Ecommerce Features Your Customers Will Love – Part II

Check out this second installment in our "Ecommerce Features Your Customers Will Love" series.

If you missed our first article in this ongoing series, check out "Ecommerce Features Your Customers Will Love – Part I" and then come right back for this second installment. Here at Adpearance, we’re absolutely infatuated with ecommerce and helping businesses actuate their product sales online. Ecommerce is more than selling: it’s about integrating every aspect of your business – from customer service to merchandising – to your website.

The thing we love most about ecommerce is the new tools and services continually coming to bear that can directly influence your company’s bottom line and customer satisfaction. Let’s jump right in to some key features you should be looking at to max out your ecommerce website design and in doing so, leave your competitors hung out to dry.

Let’s say you’re a photography enthusiast, and you’re in the market for a new lens for your camera. You walk into your local camera shop and proclaim your need. Would the salesperson simply point you to all the lenses and say, “There they are?” No, of course not! The sales associate would start asking you a series of questions to help best assess your needs.

So, why then, do most ecommerce sites simply dump you on their listing of products? The answer is they shouldn’t only do that. Even if your site is employing a myriad of relevant filters and attributes, there is probably still a need to go beyond that and offer a true product find. Staying with the photography example, let’s look at what offers:

Notice at the very top, it first asks me to select my camera make and model and then reinforces my selection by displaying a picture of my camera. I can now start browsing relative lenses for my system or I can to the next step and start selecting lens manufacturers or lens type I am looking for. The latter is the most likely question an in-store salesperson would ask to a customer looking for a new lens. I’m not sure what brand lens I want but I do know I want to buy a macro lens so I select that. The list is now whittled down to twelve lenses that meet my needs.

From here I can go back and select Canon or Sigma via the dropdown or simply start visiting these product pages to learn more. What’s so useful about product finders is that they attempt to mimic the in-store experience you would find. In doing so, it makes browsing a lot easier for the buyer, and ultimately, drive site revenue increases due to higher conversions.

Let’s look at another product finder example; this one by web store LA Police Gear which markets and supplies products to the law enforcement, tactical, and military markets. Check out this screenshot for their Holster Finder, which allows the customer to quickly get duty gear-related products specifically made for the firearm(s) they carry.

Here, I’ve started with selecting the brand and gun model. Once I select the holster type (belt), it’s going to place me right into relevant products:

This is so well done. Not only is there an option to see the holsters and accessories specifically made for one’s firearm, but the customer can also facet further using price or brand above the results, as well as an option to go back and start the Holster Finder search over. It goes to follow that LA Police Gear has sold appreciably more duty gear since installing this tool than before.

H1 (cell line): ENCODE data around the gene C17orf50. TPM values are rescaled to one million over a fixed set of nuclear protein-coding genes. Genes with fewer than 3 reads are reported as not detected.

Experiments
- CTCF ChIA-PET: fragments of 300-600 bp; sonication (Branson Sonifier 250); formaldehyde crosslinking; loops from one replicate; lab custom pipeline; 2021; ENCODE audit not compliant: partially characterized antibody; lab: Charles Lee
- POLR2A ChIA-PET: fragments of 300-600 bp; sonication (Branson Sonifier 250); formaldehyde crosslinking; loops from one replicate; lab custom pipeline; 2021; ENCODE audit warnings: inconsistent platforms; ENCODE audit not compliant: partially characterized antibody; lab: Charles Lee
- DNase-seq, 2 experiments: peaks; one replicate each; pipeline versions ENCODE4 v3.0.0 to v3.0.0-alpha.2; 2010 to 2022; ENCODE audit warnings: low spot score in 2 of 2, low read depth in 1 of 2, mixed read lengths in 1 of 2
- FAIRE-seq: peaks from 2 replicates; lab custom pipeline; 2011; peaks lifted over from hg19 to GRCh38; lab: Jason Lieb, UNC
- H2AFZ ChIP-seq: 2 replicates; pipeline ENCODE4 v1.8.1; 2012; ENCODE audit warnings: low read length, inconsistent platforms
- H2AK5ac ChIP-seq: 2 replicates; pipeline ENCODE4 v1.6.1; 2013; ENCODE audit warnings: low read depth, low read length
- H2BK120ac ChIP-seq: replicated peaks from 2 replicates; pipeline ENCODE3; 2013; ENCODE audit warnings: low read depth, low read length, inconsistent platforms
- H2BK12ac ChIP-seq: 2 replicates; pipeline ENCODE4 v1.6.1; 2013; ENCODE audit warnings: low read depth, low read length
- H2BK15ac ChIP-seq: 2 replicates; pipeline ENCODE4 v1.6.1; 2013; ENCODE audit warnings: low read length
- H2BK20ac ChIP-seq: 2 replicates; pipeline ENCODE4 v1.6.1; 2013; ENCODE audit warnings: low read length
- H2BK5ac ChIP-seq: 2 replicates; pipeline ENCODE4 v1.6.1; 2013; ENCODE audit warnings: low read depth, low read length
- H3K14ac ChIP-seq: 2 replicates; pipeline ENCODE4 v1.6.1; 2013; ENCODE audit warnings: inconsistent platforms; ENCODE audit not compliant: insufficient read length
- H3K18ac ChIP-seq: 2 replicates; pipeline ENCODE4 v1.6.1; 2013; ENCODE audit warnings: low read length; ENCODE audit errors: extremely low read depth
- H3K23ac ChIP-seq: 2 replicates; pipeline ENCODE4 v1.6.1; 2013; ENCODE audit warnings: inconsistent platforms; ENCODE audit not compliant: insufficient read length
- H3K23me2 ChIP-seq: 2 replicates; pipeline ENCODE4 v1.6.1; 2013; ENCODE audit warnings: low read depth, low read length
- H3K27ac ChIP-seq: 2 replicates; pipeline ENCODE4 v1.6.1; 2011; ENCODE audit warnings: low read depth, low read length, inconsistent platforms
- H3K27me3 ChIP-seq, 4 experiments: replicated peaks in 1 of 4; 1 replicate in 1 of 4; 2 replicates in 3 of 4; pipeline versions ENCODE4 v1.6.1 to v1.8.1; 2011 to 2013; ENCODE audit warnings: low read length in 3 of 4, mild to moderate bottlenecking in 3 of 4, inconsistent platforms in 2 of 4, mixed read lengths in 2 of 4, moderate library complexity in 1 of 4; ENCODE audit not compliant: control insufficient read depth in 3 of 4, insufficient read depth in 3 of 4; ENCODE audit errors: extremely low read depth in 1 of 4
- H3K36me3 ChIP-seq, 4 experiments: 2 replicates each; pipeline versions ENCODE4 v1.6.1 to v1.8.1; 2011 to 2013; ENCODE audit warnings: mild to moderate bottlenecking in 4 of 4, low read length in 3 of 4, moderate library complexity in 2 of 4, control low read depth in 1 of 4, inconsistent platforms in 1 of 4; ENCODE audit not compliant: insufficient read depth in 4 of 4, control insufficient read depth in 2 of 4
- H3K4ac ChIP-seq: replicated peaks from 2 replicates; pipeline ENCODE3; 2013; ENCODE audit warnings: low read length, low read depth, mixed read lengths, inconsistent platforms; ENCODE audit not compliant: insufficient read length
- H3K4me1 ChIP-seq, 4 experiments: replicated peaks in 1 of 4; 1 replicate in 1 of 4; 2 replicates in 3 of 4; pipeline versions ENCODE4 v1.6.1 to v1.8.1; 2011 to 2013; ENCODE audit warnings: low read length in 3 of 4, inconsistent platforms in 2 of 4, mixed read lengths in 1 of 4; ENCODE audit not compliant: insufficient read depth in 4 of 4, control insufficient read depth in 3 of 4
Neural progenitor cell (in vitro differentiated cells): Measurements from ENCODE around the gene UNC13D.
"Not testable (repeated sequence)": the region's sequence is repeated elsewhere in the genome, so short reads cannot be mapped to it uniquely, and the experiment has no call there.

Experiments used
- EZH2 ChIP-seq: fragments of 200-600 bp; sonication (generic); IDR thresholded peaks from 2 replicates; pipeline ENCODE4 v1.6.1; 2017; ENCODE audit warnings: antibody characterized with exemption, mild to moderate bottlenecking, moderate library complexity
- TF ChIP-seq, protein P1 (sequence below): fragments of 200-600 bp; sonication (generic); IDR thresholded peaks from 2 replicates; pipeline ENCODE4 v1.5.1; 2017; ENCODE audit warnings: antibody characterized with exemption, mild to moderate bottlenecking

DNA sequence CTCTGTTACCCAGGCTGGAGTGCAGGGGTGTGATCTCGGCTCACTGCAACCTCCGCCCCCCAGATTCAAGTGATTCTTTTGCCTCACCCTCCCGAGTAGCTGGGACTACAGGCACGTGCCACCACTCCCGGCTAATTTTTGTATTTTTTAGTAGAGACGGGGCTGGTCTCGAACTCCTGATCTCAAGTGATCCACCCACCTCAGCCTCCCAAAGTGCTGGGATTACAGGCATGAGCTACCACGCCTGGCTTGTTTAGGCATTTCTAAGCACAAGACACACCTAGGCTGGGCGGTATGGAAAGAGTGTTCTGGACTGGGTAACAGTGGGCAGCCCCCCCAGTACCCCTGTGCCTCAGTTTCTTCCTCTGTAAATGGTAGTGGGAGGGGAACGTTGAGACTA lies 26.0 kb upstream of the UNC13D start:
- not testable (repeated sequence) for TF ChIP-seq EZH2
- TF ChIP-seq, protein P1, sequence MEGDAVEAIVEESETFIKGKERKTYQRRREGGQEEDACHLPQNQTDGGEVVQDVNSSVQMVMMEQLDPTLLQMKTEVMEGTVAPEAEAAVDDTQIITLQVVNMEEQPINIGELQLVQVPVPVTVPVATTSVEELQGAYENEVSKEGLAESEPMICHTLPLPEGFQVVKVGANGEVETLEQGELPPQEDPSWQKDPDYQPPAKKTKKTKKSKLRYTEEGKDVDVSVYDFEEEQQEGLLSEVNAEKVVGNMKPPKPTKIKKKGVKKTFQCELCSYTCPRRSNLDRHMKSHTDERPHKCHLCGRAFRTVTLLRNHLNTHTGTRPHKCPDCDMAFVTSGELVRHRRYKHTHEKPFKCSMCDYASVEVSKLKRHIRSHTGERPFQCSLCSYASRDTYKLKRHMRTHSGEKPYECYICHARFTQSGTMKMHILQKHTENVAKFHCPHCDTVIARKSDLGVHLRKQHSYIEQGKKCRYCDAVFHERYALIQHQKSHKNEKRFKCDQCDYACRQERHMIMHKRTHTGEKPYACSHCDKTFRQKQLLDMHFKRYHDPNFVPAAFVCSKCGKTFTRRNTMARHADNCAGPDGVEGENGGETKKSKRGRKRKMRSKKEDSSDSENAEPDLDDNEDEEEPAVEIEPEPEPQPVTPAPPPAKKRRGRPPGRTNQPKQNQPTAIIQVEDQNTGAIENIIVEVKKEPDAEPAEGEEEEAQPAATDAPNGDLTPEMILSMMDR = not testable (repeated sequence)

Product finders may not be a need for every online store, but if you have a dizzying array of products across a fairly specific niche, there’s a chance launching one could increase sales and customer satisfaction.

To round out this installment, below are six quick-hitter features your customers might just love.

Give the customer the option to send the cart to email. Printing the cart can also be a helpful add-on. Both of these are extremely helpful in the business-to-business world where customers might need to collaborate with colleagues or have purchases approved by superiors.

Live chat gives you the ability to answer customer questions that you might otherwise not have the opportunity to, as many customers will simply not pick up the phone for a minor issue or question. Live chat providers are increasingly offering more options to engage the customer proactively, which can be helpful in improving conversion rates on your website.

Allow customers to enact the creating-an-account process through your store via one of their social network accounts. Check out Crocs in action below to see where they integrate this:

Allow shoppers to increase or decrease the size of the images in your SERP maximized for their own optimized viewing experience. See Patagonia’s site option shown below with the ability to go up or down a size from the default:


PayPal, Amazon, and Google all have easy-to-integrate options for your ecommerce store so your customers don’t have to type in their credit card info. For example, uses PayPal below:

Allowing your customer to submit a review of your products is great but take it to the next level by allowing them to select key product attribute pros and cons so that all of the reviews can be aggregated for a quick, at-a-glance read of a product’s high-level attributes. Check out how B&H Photo gets it done below. Interestingly, B&H Photo has nearly five times the amount of reviews for this camera than Amazon!

In summing up, your ecommerce site should make it easier for your customer to get the info they need to then inspire them to make a well-informed purchase. If you sell anything that is readily available elsewhere, it can be quite advantageous to have the proper tools on your website to not only win the sale, but to prove to the customer that your website is also going above and beyond to help them make the best decision.